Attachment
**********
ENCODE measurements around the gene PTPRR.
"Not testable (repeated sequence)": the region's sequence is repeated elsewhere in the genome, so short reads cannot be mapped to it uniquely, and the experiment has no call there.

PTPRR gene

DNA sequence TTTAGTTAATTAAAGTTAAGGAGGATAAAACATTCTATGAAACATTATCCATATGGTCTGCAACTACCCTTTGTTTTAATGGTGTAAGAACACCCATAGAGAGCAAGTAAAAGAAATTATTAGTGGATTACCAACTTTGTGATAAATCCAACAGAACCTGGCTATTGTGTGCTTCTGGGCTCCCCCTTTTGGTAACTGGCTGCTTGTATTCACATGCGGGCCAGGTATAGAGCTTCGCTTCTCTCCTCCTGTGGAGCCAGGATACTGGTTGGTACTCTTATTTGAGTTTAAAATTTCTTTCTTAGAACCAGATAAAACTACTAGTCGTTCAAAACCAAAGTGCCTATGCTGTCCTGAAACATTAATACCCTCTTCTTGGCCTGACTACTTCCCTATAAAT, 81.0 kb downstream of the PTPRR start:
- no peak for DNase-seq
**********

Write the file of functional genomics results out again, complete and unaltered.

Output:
ENCODE measurements around the gene PTPRR.
"Not testable (repeated sequence)": the region's sequence is repeated elsewhere in the genome, so short reads cannot be mapped to it uniquely, and the experiment has no call there.

PTPRR gene

DNA sequence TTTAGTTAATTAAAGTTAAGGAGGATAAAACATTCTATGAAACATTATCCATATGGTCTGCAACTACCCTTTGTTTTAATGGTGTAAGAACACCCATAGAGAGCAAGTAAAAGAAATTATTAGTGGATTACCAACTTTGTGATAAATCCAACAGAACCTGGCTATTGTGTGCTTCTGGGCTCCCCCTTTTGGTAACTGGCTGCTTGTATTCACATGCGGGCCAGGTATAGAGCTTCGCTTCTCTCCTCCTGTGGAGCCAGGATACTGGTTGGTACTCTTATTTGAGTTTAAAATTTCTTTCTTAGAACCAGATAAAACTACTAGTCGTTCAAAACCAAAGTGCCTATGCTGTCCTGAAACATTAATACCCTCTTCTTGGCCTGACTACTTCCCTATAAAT, 81.0 kb downstream of the PTPRR start:
- no peak for DNase-seq